President visits Derby City to talk technology
It took seven years to make his first visit as president, so, in the grand scheme, folks at a Louisville tech company didn’t seem to mind waiting an extra three hours for President Barack Obama to come to Louisville.
The president was in the Derby City to applaud job-training efforts at Indatus, a technology company that provides cloud-based communication applications as well as hardware and infrastructure.
‘What’s happening here is essentially America, and we want to lift it up and we want people to see what’s possible in developing innovation and job creation here in the 21st century,’ Obama said during his 11-minute speech.
Dignitaries with the president included Kentucky Gov. Steve Beshear, U.S. Rep. John Yarmuth (who flew in with Obama on Air Force One), Louisville Mayor Greg Fischer and Jerry Abramson, Louisville’s former mayor who now serves as Obama’s liaison to local governments.
The president joked that he was thinking about remodeling the White House to make it look ‘hip and cool.’
‘But the reason I’m here is not just because it looks hip and cool, but because what’s happening here is essential to America, and we want to lift it up and we want people to see what’s possible in developing the kind of innovation and job creation here in the 21st century, knowing that we can succeed,’ Obama said. ‘This company and the network that’s been developed here in Louisville are helping to prepare people of all ages for the higher-paying, in-demand jobs of the future. And we need to get more of that done.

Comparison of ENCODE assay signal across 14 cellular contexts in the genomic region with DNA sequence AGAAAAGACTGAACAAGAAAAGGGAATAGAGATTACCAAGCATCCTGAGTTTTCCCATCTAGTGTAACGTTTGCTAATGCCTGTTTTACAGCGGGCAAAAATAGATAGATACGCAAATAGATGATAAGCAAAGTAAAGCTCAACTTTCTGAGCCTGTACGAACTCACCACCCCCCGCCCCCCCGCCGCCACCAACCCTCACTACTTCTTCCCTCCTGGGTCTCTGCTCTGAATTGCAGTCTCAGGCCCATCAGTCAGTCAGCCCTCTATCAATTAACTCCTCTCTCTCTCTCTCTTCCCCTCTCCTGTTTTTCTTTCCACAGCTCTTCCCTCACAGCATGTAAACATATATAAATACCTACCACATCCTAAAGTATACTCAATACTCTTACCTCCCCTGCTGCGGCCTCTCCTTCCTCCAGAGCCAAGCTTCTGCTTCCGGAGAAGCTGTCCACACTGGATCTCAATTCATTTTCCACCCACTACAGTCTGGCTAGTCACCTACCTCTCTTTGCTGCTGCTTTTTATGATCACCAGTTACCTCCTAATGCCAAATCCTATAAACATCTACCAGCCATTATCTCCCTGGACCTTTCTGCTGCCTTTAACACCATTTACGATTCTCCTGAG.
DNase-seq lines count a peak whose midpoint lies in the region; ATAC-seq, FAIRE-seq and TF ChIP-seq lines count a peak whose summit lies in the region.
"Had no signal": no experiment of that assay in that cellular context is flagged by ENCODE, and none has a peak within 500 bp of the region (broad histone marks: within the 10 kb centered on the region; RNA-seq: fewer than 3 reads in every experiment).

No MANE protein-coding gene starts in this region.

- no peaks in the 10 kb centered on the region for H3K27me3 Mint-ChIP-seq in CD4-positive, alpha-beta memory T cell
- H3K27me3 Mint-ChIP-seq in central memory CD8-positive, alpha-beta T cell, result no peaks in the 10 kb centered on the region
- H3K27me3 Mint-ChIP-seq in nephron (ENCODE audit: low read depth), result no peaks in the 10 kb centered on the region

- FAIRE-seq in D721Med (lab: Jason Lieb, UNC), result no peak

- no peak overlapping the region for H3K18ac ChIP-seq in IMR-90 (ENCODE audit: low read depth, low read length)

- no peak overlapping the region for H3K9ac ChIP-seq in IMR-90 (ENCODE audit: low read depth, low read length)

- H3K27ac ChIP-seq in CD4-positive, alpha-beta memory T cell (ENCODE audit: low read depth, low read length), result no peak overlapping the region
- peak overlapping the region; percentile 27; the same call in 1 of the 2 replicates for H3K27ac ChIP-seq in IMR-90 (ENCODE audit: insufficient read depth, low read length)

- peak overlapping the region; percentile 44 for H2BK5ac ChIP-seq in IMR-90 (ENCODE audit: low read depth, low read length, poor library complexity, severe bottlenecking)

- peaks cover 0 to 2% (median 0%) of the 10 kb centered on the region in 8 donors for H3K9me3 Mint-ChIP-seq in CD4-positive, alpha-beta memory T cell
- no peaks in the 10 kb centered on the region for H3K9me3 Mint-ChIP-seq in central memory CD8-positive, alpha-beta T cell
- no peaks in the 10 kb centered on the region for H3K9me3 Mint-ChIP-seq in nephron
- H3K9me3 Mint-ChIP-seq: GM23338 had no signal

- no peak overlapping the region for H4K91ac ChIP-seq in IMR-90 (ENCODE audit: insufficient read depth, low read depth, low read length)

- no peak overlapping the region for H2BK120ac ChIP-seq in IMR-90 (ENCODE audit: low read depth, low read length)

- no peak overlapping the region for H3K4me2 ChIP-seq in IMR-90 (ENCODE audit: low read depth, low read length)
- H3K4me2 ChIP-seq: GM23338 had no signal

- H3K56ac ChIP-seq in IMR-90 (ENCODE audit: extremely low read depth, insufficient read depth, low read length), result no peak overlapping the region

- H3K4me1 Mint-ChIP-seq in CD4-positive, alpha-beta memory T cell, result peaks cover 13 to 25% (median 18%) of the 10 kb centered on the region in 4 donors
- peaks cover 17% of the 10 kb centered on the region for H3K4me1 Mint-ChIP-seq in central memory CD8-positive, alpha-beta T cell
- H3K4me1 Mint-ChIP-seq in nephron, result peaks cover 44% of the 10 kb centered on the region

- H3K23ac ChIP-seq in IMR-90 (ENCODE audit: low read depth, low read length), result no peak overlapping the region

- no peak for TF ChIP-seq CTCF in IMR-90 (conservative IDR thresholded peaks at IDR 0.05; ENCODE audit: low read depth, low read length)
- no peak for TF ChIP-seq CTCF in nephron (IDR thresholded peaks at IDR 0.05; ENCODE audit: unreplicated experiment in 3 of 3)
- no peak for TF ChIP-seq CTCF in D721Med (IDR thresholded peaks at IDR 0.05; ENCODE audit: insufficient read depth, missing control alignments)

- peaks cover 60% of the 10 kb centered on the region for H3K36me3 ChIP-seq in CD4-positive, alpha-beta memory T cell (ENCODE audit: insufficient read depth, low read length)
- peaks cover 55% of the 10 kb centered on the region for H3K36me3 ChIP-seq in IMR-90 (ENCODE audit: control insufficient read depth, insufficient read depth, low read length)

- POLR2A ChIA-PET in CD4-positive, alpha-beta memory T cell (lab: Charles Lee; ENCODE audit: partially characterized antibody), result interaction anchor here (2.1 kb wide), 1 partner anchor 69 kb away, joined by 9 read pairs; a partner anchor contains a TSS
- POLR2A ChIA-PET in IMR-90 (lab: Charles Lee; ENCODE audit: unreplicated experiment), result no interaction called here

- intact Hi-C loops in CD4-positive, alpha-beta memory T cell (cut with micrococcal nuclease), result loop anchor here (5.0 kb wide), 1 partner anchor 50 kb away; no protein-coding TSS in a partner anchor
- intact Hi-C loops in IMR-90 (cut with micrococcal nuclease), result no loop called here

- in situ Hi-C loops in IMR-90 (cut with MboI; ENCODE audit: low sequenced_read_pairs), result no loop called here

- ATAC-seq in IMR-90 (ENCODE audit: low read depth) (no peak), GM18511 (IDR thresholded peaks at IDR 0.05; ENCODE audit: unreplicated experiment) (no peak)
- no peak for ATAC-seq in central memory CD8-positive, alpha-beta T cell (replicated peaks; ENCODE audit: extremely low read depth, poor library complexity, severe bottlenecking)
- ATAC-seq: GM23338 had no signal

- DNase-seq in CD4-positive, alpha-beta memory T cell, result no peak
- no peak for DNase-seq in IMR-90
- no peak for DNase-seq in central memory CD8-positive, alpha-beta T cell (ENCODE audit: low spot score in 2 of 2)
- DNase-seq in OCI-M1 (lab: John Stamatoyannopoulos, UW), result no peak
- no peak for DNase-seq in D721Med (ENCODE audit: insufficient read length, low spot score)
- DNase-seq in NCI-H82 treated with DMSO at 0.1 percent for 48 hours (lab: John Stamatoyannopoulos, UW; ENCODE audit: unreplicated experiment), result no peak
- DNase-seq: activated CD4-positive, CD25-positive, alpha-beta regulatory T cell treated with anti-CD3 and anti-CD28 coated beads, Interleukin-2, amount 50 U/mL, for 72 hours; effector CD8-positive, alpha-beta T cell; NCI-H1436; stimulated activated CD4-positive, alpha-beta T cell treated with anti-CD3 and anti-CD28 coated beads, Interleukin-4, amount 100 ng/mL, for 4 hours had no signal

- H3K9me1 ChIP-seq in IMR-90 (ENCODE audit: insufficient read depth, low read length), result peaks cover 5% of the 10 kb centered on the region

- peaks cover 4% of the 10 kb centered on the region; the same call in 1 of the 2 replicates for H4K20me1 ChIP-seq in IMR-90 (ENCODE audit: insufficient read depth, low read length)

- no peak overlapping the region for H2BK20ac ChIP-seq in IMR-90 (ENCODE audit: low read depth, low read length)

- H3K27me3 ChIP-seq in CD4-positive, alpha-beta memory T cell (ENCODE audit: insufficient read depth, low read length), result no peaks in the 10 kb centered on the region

‘Our economy has grown since the crisis, but, when you look at what’s happened, middle-class folks, their wages, their incomes just haven’t gone up that much,’ he said. ‘And a lot of folks are still struggling to get by. And our economy works best when everybody has a stake and everybody is getting ahead.’
The president’s arrival from Washington, D.C., was pushed back so he could hold a press briefing in the Rose Garden regarding treaty negotiations with Iran over nuclear energy.
Iran would reduce its stockpile of low-enriched uranium by 98 percent and significantly scale back its number of installed centrifuges, according to the plan. In exchange, the United States and the European Union would lift sanctions.
During the Rose Garden speech, Obama said the framework of the plan would cut off every pathway that Iran could take to develop a nuclear weapon.
Because of the late arrival, traffic in Louisville was gridlocked for the duration of the president’s visit. Traffic on Interstate 65 was gridlocked as Obama’s motorcade made its way downtown from the Kentucky Air National Guard base at the Louisville International Airport.
According to Louisville dispatchers, a call came in at 5:13 p.m. about a woman who was about to give birth in a car. A nurse who also was stuck in traffic assisted the woman through the delivery. The baby boy and his mother were taken to a hospital and were reportedly doing well.
After the president’s speech, he returned to the airport and spoke with Kentucky Adjutant Gen. Edward W. Tonini and Col. Barry Gorter, the commander of the 123rd Airlift Wing of KANG, before jogging up the steps to the door of Air Force One and leaving with a smile and a wave.
Obama was in the air at exactly 7 p.m. and headed to Utah, where he was to stay the night and speak again on his push for new tech jobs.